We suspect the components within the intervention were effective as they supported the core difficulties of children with ADHD as social interactions unfolded [13, 15]. Using video-modelling, the therapist supported children to pre-empt the social skills they would need during social play interactions and to anticipate the impact of their actions on their playmates emotional state. In the playroom, the therapist and playmate supported children with ADHD to problem-solve when difficulties unfolded during spontaneous child-led/initiated play interactions; helping them realise such situations were within their control [9, 13]. Key to engaging children in the intervention and presenting them with opportunities to develop their social skills and positive interactions was the therapist ensuring children were engaged in activities they themselves devised and determined to be play. A key determinant of whether or not a child regards an activity as play, extending from a positive affective interaction is a child’s playfulness; their disposition or tendency to play [29, 53, 54]. In this instance, a child’s playfulness is most commonly defined and observed by the characteristics that comprise it, being, 1) intrinsic motivation (the child engages in the activity because they enjoy the process, rather than for external reward), 2) internal control (the child has some control over their actions, directions and outcomes of the activity), 3) freedom from the constraints of reality (the child chooses how close to objective reality their play is) and, 4) the framing of play (the child’s ability to give and read social cues about how to interact, cues that “we’re playing”) [29, 53, 54].

While the intervention required weekly activity commitments from parents, parents’ reported excellent treatment adherence (≥ 80%), demonstrating that this commitment was feasible. We found the level of time commitment from parents enhanced children’s treatment outcomes, with parents playing a key role in assisting children to generalise skills to the home environment. While children’s outcomes did not improve significantly from post intervention to the one-month follow up, treatment gains increased slightly (d = .30) and were maintained (pre intervention to follow up, d = 1.6). These findings are consistent with previous research, finding increased parent involvement strengthened treatment outcomes [21, 32, 33, 5557]. As anticipated through the use of a manualised parent component (that aligns with the social skills targeted in the intervention), parents reported using the strategies to assist their child in generalising the skills to settings beyond the home environment (e.g., at birthday parties, on holidays and at school). These reports are consistent with parents’ semi-structured interview responses from the pilot parent-delivered intervention [58]. However, parents’ perceptions of implementing the intervention still require formal investigation. This is particularly important as children with ADHD have difficulty with skill generalisation [25] and experience social difficulties across multiple social contexts [59].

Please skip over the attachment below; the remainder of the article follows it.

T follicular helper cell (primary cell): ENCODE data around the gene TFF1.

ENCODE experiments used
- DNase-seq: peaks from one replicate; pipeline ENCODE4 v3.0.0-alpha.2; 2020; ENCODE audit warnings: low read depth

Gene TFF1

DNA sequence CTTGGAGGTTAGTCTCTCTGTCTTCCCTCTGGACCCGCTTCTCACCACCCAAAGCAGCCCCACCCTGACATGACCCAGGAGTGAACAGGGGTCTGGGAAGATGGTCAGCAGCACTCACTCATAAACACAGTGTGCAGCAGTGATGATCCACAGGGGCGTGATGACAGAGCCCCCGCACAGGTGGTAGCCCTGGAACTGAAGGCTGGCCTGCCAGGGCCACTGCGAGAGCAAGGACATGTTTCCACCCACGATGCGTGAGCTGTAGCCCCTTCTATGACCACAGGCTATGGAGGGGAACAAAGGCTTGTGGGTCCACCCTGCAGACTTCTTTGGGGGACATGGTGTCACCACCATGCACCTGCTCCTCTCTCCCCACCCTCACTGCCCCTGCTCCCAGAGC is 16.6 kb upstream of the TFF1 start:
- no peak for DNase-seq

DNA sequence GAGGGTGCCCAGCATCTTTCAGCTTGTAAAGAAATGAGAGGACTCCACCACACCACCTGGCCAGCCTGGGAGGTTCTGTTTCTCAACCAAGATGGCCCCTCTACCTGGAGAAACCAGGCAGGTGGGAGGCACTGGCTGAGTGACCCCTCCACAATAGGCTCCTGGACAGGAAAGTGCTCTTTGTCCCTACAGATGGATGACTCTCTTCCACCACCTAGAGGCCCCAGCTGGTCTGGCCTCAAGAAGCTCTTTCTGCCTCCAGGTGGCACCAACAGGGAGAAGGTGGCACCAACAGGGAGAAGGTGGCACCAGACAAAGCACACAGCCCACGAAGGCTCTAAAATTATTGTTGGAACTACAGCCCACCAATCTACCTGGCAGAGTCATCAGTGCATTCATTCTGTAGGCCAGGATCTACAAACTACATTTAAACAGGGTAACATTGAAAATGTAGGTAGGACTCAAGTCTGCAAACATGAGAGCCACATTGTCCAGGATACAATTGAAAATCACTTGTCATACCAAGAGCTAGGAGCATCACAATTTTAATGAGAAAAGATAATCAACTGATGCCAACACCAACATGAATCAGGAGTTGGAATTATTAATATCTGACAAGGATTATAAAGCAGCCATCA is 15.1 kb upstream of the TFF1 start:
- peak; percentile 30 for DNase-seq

Anecdotally, parents expressed that through ongoing supported social opportunities (i.e., play-dates and clinic play sessions), the children’s interactions deepened and friendships developed, a finding supported by improvements on the ToP item intensity of social interaction. However, these findings require formal investigation.

Limitations and Implications for Future Research

The relatively small sample size and use of convenience sampling may limit the generalisation of the findings to the broader population of children with ADHD. Data from children with ADHD from the same family could not be pooled into one observation per family due to the small sample size and only three families enrolling more than one child with ADHD. As such, we were unable to conduct a multilevel analysis to account for family clustering. To address potential dependence in the data we conducted a sensitivity analysis, whereby only the first enrolled child from each family was included in the analysis to ensure our findings remained robust [60]. Additionally, the severity of neuropsychological impairments in children and the presence of ADHD symptomology in parents was not collected, which could have impacted treatment adherence and the effectiveness of the intervention. It is likely that the improvement of children’s social play skills were a result of the play-based intervention. However, we cannot rule out the possible influence of demand characteristics. It is possible that parents formed an interpretation of the trials purpose and changed their behaviour and/or parent report responses to fit those expectations. However, this is unlikely to have influenced the behaviour and skill performance of children with ADHD to the same extent due to their known difficulties with social cognition and behavioural inhibition [9, 13, 14, 17].